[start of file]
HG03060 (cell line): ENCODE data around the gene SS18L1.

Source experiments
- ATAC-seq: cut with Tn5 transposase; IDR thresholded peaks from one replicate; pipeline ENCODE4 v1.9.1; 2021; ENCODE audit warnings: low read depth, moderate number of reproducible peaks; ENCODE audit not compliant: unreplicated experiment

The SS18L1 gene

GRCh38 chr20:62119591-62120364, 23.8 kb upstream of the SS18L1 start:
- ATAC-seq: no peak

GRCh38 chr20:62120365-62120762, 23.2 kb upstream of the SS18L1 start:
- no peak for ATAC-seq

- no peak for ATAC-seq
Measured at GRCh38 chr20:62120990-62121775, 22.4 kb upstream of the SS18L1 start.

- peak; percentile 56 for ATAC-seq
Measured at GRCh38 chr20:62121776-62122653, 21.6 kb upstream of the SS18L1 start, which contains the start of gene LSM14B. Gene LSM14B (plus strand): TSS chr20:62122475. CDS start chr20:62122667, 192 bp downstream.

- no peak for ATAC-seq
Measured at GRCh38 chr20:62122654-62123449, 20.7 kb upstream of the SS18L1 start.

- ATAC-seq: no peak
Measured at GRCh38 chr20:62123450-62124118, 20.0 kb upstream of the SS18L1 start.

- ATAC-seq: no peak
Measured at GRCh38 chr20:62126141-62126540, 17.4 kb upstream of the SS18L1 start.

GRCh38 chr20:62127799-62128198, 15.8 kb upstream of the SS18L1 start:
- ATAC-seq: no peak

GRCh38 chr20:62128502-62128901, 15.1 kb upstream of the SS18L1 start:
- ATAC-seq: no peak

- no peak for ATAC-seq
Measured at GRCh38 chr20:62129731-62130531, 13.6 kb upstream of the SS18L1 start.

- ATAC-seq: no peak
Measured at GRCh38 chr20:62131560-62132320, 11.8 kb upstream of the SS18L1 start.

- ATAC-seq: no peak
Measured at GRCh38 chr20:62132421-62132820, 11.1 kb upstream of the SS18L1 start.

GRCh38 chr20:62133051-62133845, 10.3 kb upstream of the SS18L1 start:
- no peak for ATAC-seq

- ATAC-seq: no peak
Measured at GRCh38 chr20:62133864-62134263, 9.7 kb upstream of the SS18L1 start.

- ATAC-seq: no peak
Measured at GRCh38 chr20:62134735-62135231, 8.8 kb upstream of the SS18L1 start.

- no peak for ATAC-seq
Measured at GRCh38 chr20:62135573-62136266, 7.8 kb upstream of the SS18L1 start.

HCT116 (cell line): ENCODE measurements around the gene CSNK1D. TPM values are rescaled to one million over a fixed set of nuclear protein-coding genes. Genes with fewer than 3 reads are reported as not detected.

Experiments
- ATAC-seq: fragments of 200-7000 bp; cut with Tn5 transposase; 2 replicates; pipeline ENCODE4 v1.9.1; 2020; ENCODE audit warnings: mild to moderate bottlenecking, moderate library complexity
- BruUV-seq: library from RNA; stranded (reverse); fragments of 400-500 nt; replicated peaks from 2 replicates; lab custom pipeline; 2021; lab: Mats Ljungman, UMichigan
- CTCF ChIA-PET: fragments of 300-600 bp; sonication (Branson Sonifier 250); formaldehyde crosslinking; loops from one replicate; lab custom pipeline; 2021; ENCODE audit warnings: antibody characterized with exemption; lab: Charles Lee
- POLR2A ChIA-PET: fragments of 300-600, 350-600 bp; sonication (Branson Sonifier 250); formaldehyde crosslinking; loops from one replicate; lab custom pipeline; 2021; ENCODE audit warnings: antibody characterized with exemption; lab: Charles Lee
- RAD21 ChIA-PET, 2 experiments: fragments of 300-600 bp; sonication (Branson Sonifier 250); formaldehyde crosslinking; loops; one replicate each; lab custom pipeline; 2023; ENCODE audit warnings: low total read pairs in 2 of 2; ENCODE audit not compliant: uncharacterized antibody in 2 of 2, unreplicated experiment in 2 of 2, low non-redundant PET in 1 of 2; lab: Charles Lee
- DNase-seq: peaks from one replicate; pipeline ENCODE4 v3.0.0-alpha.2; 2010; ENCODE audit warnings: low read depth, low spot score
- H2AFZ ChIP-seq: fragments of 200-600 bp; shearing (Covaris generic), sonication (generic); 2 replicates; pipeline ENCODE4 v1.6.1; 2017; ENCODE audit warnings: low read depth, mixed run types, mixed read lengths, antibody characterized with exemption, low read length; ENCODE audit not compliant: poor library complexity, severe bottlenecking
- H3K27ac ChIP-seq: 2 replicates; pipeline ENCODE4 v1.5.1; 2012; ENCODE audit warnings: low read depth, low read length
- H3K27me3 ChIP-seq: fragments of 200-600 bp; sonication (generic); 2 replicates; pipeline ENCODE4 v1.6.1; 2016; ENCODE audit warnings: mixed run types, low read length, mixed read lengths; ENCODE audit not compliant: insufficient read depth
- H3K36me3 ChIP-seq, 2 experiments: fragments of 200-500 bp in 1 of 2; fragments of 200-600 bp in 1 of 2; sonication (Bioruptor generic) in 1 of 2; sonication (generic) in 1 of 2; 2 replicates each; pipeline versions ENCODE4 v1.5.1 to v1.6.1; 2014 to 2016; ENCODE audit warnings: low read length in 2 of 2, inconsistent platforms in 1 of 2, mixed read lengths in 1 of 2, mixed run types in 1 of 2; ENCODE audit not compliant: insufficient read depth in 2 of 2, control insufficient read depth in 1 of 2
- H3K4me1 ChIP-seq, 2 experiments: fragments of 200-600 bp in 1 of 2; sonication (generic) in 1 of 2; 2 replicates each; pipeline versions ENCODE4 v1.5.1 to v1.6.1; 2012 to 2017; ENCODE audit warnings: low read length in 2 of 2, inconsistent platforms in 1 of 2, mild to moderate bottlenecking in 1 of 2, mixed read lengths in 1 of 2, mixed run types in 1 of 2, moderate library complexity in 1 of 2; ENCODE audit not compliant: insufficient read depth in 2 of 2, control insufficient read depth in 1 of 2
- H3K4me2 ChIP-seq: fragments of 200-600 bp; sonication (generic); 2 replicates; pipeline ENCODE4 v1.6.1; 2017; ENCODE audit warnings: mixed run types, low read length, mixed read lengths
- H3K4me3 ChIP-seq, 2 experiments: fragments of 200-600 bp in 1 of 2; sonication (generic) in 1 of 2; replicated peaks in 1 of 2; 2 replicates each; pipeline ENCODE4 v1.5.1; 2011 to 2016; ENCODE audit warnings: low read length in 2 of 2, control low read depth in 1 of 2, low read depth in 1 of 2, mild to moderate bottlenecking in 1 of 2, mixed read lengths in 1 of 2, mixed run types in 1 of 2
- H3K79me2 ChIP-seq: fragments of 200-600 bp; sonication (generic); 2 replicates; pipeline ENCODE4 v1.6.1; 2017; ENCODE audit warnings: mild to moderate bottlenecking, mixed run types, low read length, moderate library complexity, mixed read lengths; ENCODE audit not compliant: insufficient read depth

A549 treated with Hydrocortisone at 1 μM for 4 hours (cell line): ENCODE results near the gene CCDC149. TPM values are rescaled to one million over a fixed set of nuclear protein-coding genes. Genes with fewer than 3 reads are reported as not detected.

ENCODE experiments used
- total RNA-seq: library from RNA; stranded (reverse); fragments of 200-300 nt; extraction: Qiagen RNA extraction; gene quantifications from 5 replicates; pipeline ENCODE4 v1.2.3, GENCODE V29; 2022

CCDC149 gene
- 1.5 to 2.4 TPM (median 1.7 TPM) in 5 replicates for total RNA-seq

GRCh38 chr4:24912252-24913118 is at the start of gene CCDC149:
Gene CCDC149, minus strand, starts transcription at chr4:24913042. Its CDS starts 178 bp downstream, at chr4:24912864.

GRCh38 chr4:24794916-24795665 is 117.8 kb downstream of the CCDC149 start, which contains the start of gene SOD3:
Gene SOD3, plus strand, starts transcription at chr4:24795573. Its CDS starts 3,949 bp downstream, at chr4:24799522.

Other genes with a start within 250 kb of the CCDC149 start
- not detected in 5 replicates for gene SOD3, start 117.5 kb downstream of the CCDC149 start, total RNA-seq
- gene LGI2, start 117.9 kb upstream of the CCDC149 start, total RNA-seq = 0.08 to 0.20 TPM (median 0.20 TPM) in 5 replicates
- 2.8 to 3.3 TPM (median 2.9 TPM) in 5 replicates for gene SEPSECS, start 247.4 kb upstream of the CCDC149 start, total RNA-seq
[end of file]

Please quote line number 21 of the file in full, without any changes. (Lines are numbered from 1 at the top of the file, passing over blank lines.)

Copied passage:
GRCh38 chr20:62128502-62128901, 15.1 kb upstream of the SS18L1 start: